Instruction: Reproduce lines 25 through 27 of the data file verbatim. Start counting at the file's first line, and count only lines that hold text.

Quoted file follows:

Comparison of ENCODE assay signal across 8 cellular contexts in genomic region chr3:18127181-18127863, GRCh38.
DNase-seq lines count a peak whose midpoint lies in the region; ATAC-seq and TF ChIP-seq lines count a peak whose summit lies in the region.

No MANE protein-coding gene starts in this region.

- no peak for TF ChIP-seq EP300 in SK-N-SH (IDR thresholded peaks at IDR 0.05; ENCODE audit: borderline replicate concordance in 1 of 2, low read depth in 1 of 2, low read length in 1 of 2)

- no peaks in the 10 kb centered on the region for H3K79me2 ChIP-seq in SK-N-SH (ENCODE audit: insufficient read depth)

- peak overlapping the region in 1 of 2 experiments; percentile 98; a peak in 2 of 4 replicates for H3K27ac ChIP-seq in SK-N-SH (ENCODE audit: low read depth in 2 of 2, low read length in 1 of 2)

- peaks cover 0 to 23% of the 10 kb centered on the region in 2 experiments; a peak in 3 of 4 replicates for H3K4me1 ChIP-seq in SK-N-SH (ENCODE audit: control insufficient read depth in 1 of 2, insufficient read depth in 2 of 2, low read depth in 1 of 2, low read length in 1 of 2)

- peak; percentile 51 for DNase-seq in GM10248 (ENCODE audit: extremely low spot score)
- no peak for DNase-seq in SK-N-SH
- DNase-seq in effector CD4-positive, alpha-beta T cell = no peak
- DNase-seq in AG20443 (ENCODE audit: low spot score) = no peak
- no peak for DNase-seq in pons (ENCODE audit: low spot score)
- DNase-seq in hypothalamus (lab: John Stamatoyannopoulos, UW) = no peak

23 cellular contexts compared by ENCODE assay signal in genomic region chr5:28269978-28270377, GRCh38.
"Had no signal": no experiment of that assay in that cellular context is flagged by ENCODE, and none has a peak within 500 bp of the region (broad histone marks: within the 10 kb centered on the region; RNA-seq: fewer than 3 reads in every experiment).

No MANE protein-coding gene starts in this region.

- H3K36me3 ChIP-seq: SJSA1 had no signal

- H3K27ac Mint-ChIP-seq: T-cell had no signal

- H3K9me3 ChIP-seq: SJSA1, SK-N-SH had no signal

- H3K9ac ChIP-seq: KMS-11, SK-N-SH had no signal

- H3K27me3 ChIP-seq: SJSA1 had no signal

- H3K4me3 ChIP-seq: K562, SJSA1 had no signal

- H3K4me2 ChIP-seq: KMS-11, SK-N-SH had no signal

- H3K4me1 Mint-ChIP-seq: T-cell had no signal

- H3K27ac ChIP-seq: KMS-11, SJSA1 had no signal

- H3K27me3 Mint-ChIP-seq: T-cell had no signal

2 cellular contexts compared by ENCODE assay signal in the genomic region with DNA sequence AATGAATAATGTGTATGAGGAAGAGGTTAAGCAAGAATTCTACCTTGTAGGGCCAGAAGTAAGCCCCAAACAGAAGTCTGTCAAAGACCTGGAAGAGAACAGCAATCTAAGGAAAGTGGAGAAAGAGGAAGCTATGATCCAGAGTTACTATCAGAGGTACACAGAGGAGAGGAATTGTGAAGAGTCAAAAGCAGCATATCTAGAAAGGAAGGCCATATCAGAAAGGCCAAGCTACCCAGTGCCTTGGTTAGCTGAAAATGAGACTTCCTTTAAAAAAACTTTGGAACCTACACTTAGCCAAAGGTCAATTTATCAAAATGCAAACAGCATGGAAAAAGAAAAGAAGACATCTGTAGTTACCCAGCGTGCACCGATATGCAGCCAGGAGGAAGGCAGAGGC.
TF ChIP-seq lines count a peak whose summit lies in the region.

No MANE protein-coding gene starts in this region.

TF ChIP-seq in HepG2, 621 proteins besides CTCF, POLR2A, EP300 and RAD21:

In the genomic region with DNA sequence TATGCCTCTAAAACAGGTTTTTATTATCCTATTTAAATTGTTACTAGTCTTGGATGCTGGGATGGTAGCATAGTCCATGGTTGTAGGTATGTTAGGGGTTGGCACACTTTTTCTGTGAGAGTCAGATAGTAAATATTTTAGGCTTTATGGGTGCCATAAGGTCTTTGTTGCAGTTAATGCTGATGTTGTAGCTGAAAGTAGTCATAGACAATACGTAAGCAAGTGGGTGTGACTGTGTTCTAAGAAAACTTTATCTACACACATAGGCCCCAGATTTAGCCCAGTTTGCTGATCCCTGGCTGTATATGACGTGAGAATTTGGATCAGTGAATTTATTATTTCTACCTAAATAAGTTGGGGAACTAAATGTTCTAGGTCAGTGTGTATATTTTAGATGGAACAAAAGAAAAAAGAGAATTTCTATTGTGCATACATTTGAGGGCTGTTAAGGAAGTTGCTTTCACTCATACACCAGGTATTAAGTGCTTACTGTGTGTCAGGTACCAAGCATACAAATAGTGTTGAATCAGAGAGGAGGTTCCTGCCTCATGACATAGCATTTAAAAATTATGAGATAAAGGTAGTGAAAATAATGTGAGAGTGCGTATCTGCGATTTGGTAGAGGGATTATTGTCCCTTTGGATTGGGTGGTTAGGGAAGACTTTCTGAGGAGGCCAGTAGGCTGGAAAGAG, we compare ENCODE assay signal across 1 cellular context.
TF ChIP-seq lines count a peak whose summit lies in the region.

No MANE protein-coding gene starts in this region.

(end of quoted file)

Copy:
- H3K27ac ChIP-seq: KMS-11, SJSA1 had no signal

- H3K27me3 Mint-ChIP-seq: T-cell had no signal

2 cellular contexts compared by ENCODE assay signal in the genomic region with DNA sequence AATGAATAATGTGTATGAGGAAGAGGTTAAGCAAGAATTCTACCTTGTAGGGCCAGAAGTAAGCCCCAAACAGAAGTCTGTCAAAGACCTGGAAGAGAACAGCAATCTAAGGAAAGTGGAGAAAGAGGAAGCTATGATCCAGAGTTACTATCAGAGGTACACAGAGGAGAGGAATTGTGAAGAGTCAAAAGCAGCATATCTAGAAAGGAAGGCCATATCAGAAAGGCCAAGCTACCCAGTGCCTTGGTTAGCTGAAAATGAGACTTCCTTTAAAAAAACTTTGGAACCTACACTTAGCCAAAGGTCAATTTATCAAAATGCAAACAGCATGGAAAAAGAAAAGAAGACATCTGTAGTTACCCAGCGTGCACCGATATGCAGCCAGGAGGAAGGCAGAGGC.